Besides social media and video, you could try and bring in other people or locations, either physically or virtually. An observer in a Mathematics lecture noted it was helpful to have “past students as guest speakers in lectures”. They could bring in perspectives from study hints to graduate experiences and destinations. If you can’t bring in an expert physically, it’s a great idea to bring one in virtually. Use Skype, Collaborate, Zoom, or another videoconferencing tool, to connect a lecture class with someone in the field (doesn’t have to be literally in a field). I’ve used Skype and Google Hangouts to connect lectures of 500 students with researchers walking around their molecular biology labs holding a mobile phone – this was a great way for the researcher to introduce their passion and work, and for students to literally see practical applications of the concepts they had been learning in lectures. All it takes is a webcam and microphone (which are already attached to most University lecterns) on your end, videoconferencing software, a smartphone on the other end, and a stable internet connection on either side.

Engaging students with research and enquiry

In a 50-minute (or even 110-minute) lecture, there is limited opportunity to fully engage students in the depth of enquiry needed for research. But this shouldn’t stop us from integrating parts of relevant research into lectures, such as examples that apply or illustrate lecture content. Belinda Norman from the University Library and Dr Luke Hespanhol from the Design Lab both picked up on practical approaches during an Architecture, Design and Planning lecture:

I liked the way the lecturer introduced published research by getting students to answer the survey questions that the research had explored, via a quick discussion. Very clever way to connect students with the material.

Including more practical live exercises/quizzes as part of the lecture, particularly contrasting their results with similar surveys run among the larger population. What I observed was that students in the class tended to be too naive about certain socio-political aspects of the subject…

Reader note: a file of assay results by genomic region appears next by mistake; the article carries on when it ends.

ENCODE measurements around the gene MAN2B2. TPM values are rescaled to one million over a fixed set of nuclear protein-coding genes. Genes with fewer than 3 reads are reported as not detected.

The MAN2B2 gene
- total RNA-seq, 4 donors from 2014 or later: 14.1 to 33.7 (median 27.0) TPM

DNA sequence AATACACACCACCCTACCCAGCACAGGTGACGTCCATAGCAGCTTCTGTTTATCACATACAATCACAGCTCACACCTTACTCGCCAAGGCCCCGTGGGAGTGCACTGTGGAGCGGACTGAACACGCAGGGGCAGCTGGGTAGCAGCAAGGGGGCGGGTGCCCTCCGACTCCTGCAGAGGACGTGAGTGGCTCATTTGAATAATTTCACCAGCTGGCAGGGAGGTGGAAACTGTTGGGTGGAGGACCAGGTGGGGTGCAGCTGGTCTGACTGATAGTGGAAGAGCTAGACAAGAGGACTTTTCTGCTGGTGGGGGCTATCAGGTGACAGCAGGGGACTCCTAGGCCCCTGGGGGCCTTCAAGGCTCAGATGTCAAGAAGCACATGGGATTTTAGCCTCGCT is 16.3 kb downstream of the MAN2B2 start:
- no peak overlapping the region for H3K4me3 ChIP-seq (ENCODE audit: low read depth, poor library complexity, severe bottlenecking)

This is a neat example of piquing student interest in research – by having students engage with part of the research itself. This helps to reduce the mystique of research, showing students how it might connect to what they are learning and perhaps even their lives. Another way to engage students with research is to selectively simplify research papers to make them more accessible to students and allow you to connect lecture content with research papers. Combining contemporary examples with research engagement in large lectures, I’ve pulled apart methods sections from research papers about the cloning and production of erythropoietin and asked students to apply lecture content to figure out steps that molecular biology labs would have taken to identify, clone, and express this protein. The key, at least in this case, was to be very selective about which details to include (to avoid adding unnecessary or unknown complexity) and use a student response system so that students had to apply and check their understanding in class.

Tell me more!

You know your subject matter the best – it’s about connecting this with your students’ world. This will help to enhance their interest and motivation even in large lecture classes.